Managers from utilities Xcel and Centerpoint showed a more positive, forward-moving attitude toward inclusive financing at the May 30th Minneapolis Clean Energy Partnership Board meeting than they had in previous meetings.
The major step the Partnership board took was agreeing on a definition of inclusive financing:
"Inclusive financing allows direct investment in resources efficiency upgrades on the customer side of the meter through an on-bill approach regardless of customers income, credit score, or renter/ owner status. Under this definition, debt is not accrued by the customer."
This is a big step in bringing city and utility leadership on the same page about existing barriers and possible solutions. The Clean Energy Partnership has already formally identified Inclusive Financing as one of its next major priorities in order to make renewable energy and energy efficiency more accessible and equitable.
- In the coming 6 months, a "feasibility and market study" will be completed looking at Inclusive Financing potential in Minnesota. The funding was made possible by the utility franchise fee increase adopted in late 2017. Partners of the study include: 3 Minnesota cities, and subject matter experts like UMN Energy Transition Lab.
CENTERPOINT ENERGY'S ON-BILL LOAN PROGRAM
- CenterPoint Energy is on track to implement its first ever On-Bill Loan repayment program for energy efficiency improvements, with a "soft launch" in late 2018 and an full launch by early 2019. Center for Energy and Envirionment has been chosen to be the administrator of CenterPoint’s upcoming on-bill-loan repayment program. This program allows for multiple sources of money to be used for a list of eligible efficiency improvements. Because it is a loan-based program, CEE has issued some lending criteria.
- CenterPoint representatives on the Clean Energy Partnership acknowledge and understand that their On-Bill Loan Repayment program, though very useful in increasing customers' ease of use of loan systems, is not Inclusive Financing by definition because the loan and credit aspects remain.
We "Won"! And, this year, by that we mean: we played some EXCELLENT DEFENSE. Little progress, but we didn't lose ground.
On all 5 of the bad energy measures pushed this legislative session, the corporate interests lost. Read more on these five big-bad-measures (bad for local community ownership, bad for renewables, bad for treaty rights) below!
- Xcel's Nuclear Blank Check bill
- Disruptive changes to Community Solar Garden law
- The “Guilt By Association” bill
- Green-lighting Enbridge Line 3 Pipeline
- Restricting Solar Rewards funding
Here's the one POSITIVE thing we moved forward on, SF 3245, a stand-alone measure, which passed into law. This measure reauthorizes residential PACE (Property Assessed Clean Energy) in Minnesota which allows residents to finance energy improvements or renewable energy via their property tax bills. The bill follows a task force appointed by the legislature in 2017 which determined adequate protections for participating consumers in residential PACE. Even though this removed the moratorium on residential PACE, the requirements placed on residential PACE are still quite restrictive.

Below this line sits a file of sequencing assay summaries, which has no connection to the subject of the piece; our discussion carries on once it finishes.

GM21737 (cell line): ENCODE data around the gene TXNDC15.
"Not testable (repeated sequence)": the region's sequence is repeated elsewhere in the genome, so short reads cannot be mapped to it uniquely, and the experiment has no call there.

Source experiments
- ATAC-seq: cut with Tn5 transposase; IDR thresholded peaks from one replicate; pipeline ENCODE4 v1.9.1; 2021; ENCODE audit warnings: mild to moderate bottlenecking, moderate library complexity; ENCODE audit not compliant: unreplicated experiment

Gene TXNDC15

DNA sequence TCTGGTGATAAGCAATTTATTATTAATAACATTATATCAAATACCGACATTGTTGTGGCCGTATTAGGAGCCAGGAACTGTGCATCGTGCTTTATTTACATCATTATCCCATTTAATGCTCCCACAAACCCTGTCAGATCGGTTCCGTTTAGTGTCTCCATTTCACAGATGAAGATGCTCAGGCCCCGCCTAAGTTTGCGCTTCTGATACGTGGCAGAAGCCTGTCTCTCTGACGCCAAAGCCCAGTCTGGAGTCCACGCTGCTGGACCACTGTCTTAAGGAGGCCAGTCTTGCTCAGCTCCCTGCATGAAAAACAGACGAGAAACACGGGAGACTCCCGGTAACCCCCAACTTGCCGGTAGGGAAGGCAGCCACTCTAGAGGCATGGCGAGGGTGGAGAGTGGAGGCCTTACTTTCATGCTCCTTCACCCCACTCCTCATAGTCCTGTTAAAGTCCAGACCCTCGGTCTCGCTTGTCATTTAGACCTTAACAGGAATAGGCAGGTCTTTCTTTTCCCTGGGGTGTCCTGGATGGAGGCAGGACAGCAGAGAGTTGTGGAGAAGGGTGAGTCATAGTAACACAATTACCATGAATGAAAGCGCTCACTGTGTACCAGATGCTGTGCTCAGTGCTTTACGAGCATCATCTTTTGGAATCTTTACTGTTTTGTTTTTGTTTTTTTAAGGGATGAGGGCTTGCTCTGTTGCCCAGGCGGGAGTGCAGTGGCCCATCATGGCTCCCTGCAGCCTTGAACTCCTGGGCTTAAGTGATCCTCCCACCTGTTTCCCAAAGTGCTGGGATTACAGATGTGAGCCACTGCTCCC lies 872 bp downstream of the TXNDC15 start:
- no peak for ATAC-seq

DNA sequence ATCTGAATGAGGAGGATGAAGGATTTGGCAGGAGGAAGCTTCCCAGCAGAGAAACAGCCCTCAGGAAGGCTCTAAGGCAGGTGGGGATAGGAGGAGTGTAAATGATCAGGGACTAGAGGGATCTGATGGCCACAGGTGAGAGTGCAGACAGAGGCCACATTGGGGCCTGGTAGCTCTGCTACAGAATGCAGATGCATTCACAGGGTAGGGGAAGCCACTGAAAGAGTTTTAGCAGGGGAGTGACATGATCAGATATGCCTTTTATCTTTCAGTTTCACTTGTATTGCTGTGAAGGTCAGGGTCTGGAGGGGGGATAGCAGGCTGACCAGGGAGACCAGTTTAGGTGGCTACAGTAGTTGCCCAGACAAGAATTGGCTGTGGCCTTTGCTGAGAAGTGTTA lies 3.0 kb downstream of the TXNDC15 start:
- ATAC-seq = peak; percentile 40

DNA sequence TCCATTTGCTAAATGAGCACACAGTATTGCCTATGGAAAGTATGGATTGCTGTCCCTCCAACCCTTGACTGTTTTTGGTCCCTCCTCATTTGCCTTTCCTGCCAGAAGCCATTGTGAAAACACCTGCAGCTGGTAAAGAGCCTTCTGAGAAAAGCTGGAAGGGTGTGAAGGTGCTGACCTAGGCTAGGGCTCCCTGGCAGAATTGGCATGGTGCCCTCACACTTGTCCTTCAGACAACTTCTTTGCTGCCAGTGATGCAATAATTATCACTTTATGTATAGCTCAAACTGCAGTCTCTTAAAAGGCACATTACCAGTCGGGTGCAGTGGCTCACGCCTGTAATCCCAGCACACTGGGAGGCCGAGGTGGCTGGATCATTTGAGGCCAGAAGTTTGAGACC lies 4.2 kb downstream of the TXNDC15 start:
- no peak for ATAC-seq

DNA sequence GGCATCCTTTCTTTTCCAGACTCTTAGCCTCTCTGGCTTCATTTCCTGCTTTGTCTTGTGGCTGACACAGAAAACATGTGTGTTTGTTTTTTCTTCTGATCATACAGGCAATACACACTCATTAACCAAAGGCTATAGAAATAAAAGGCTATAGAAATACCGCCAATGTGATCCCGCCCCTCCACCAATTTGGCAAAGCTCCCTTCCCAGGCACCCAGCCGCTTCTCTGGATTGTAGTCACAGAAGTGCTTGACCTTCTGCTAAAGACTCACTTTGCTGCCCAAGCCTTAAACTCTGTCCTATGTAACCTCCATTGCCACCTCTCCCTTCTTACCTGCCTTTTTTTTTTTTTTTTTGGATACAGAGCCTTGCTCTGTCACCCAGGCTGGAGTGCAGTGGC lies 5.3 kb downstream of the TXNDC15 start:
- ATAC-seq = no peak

There were lot of organizations who supported the residential PACE bill which also includes an Amendment from Senator Scott Dibble which adds solar and energy storage as potential improvements that can be financed with PACE and it allows MHFA to integrate their loans with utility on-bill-repayment programs.
Low-income communities, indigenous communities and communities of color in Minneapolisexperience unequal health, wealth, employment and education outcomes and are also overburdened by environmental conditions such as traffic and stationary pollution sources, brownfield sites, blight and substandard housing.
The idea for developing a Minneapolis Green Zone initiative came from the Minneapolis Climate Action Plan Environmental Justice Working Group. A Green Zone is a place based polity initiative aimed at improving health and supporting economic developing using environmentally conscious efforts in communities that face the cumulative effects of environmental pollution, as well as social, political and economic vulnerability.Read more
New and expanded clean energy programming for 2018 was recently announced by the City’s Division of Sustainability at the Public Health, Environment, Civil Rights, and Engagement (PECE) Committee meeting on March 26. See Link https://lims.minneapolismn.gov/File/2018-00343 Through a collaborative engagement process with the Clean Energy Partnership, the following programs totaling nearly $1,000,000 were selected:Read more
On Friday, April 27th, the Minneapolis City Council approved a resolution to transition to 100 percent clean renewable electricity citywide by 2030, on a unanimous vote. The resolution also sets a much more immediate goal of 100 percent renewable electricity for municipal facilities and operations by 2022.
Minneapolis now joins 64 other cities in the nation who have passed similar 100% renewable resolutions such as Atlanta; Boulder, Orlando, Madison, Portland, Ore; St. Louis, San Francisco; San Diego; Salt Lake City. Minnesota is the largest city in the Midwest to pass the resolution and the third City in Minnesota after Saint Louis Park and Rochester.
In addition to the resolution, Mayor Frey also joined the Sierra Club’s Mayors for 100% Clean Energy initiative, which already includes nearly 200 mayors nationwide.Read more